The American Worker is the true and authentic engine of the U.S. economy: hard working, innovative, unafraid of risk, productive, efficient, can-do, get the job done. We go to work every day to build, repair, maintain, clean, deliver, teach, inspire, heal, protect, invent, design, create, entertain, serve, manufacture, and on and on. We are the ones who actually get things done.
And according to the Bureau of Labor Statistics (2015), the 133 million American Independent Workers (non-union, “employed at will”) make up almost 90% of the U.S. workforce. But unlike our fellow union workers, American Workers are not bound together by an organizational structure with rules and dues; but rather, the resilience and power and spirit of the American Worker is guided and motivated by a set of values that we have shared for as long as there have been workers.
You might call it, A Values Manifesto for the American Worker.
We are loyal to our employers and owners
Every non-government job can be traced back to one person (entrepreneur) who had the guts and confidence to take the personal risk required to start and grow a business that created jobs. Therefore, we believe owners make the rules of their work domain because they take the personal risk and shoulder the responsibility to make our payroll every month. There is nothing stopping us from becoming owners ourselves and building our own organizations, culture, and values as we each see fit. It’s a free country, as we have always believed, so we each have the self-determination to decide and act as we choose.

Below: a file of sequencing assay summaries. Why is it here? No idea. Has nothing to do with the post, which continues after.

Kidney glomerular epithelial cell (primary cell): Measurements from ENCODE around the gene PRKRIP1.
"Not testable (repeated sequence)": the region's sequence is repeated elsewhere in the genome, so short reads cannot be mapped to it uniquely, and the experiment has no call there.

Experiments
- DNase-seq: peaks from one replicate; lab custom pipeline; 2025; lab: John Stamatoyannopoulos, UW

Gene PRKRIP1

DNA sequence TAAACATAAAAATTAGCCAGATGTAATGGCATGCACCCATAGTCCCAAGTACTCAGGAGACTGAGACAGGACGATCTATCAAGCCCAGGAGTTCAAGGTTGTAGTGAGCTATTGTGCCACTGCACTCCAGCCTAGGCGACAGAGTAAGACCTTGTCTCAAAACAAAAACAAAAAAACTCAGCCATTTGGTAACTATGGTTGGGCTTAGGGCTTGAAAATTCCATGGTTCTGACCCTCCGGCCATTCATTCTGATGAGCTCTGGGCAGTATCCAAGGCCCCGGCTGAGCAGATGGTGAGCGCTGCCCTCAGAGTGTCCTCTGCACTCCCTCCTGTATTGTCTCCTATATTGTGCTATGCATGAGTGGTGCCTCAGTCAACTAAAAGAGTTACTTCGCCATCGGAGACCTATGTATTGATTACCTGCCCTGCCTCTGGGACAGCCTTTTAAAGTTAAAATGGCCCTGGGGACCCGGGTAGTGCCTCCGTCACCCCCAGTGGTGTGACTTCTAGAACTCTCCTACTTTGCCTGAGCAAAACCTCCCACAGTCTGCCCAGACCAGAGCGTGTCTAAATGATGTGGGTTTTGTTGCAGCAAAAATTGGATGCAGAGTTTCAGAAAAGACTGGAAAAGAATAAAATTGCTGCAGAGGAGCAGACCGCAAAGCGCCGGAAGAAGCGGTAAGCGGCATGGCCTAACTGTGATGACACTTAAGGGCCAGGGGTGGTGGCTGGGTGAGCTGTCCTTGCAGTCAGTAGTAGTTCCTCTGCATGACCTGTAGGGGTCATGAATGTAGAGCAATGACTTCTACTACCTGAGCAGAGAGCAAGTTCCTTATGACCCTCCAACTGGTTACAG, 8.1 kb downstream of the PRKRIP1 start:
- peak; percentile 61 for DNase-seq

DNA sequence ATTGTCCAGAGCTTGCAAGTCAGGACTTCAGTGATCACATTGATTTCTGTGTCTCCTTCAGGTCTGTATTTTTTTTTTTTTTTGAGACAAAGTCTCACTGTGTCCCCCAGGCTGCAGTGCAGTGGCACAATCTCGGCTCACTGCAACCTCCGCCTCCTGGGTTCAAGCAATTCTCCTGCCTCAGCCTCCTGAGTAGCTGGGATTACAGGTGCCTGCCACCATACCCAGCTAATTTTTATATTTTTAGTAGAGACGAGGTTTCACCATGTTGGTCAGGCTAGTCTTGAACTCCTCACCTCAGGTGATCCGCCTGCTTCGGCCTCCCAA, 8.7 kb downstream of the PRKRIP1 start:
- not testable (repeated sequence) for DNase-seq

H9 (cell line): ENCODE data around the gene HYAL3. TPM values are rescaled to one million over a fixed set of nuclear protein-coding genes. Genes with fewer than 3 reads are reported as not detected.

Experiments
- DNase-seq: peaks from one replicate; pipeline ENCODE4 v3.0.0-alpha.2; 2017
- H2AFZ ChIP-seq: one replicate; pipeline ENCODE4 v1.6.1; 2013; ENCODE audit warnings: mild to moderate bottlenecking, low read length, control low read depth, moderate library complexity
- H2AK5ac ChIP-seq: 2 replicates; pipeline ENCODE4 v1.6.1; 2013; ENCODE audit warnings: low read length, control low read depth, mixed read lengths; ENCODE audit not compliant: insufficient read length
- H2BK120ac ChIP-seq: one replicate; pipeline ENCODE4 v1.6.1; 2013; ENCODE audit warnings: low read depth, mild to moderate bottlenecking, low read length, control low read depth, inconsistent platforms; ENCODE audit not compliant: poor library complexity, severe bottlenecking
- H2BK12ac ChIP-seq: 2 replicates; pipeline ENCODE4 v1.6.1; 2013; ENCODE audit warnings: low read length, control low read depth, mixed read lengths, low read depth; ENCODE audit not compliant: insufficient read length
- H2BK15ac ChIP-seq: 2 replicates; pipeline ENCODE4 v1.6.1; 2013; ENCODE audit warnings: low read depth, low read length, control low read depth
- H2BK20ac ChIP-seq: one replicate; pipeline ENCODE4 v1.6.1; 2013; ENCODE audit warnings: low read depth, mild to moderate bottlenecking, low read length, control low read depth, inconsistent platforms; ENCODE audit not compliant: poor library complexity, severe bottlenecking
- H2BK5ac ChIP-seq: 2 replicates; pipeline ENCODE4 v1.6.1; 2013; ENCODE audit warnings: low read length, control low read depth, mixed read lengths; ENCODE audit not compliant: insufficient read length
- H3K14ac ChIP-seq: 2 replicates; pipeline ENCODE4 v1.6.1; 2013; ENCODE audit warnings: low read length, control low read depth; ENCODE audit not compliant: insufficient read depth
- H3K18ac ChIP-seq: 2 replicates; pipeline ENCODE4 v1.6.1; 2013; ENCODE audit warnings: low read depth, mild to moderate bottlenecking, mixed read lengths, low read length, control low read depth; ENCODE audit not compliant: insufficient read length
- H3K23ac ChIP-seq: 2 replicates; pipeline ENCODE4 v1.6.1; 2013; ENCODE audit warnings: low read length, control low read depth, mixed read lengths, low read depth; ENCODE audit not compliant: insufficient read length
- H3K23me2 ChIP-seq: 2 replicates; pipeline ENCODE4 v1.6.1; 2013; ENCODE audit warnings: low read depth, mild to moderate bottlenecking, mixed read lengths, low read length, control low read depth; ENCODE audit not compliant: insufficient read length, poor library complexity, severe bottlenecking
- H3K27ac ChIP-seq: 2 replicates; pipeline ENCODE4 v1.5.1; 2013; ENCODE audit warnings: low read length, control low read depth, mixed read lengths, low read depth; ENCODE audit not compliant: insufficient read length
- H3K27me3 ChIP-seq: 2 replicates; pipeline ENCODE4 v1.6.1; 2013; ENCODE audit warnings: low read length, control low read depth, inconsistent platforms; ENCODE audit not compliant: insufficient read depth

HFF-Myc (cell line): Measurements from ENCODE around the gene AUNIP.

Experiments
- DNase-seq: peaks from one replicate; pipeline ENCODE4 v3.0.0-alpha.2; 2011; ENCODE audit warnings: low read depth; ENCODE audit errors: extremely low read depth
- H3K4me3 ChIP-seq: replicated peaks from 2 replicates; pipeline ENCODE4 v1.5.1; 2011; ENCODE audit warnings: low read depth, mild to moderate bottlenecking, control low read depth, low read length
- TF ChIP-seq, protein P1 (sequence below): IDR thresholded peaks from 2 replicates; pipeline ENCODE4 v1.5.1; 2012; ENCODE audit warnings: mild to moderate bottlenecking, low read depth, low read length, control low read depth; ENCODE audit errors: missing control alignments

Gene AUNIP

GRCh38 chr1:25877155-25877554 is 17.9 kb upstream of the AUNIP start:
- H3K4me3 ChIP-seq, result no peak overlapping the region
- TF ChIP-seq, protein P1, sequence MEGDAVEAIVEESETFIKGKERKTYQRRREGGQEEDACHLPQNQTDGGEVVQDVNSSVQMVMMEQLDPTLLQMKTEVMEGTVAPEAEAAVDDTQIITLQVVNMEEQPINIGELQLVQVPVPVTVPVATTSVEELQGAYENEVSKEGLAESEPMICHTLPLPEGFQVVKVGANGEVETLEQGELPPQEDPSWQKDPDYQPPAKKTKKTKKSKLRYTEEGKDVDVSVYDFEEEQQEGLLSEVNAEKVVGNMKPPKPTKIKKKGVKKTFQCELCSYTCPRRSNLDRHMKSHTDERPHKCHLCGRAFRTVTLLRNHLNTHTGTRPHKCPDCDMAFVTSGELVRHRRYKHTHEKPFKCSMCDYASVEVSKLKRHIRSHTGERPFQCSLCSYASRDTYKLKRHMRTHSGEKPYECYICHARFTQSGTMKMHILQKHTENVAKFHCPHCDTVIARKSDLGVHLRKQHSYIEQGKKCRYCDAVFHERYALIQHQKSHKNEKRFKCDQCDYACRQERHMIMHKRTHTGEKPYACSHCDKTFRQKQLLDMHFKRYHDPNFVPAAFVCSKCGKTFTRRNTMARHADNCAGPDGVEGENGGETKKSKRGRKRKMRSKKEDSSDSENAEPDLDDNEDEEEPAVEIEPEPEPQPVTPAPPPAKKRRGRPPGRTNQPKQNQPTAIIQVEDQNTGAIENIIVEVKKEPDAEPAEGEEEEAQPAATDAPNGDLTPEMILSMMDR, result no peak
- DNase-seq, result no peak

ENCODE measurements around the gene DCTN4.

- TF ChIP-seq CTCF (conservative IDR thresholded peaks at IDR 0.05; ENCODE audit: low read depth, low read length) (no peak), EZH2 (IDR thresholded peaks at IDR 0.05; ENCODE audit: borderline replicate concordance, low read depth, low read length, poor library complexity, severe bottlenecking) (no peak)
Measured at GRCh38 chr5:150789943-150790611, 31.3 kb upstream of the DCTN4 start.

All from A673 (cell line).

We have always been willing to sacrifice and go with less for the company we work for if tough times demanded it. We generally do not file grievances or lawsuits. We work out issues with our employers face-to-face. We have always been loyal to our employers, unless of course, that loyalty is not reciprocated. We can always choose to walk out the door to a new and potentially better opportunity.
We are ready to do what needs to be done
Like most people, we do just about any task at home to take care of our families. We are prepared to do the same at work because it is, we think, the natural instinct of people to pitch in with a team, solve problems, and get things done wherever we find a need or whenever we are asked to help.
We believe arbitrary quotas and constraints that limit productivity go against the grain of the basic human impulse to continuously improve, go faster, work harder, produce more, and increase quality. We simply do as much as we can as efficiently as we can each workday while maintaining standards of quality.
We do not accept payment to not work. We generally do not need or collect unemployment. We reemploy ourselves almost immediately if we lose a job because our strong survival instincts drive us to always be prepared for adversity.
We accept the responsibility to survive on our own
We believe that in the working world, it is up to each worker to take full responsibility for their continuity of employment and to take care of their families. We believe that once a worker accepts that responsibility, they will take the actions to survive each and every day instead of waiting for someone else to take care of them. We believe that to enjoy the benefits of a free marketplace, each American Worker must own this responsibility.
Leaders (especially presidents) who politicize so-called workers’ rights and entitlements do a tremendous disservice to society by continuously promising what the nation does not have the cash to pay for without creating more debt. That kind of thinking and rhetoric is fueling a slow-burning bankruptcy in our cities, states, and nation.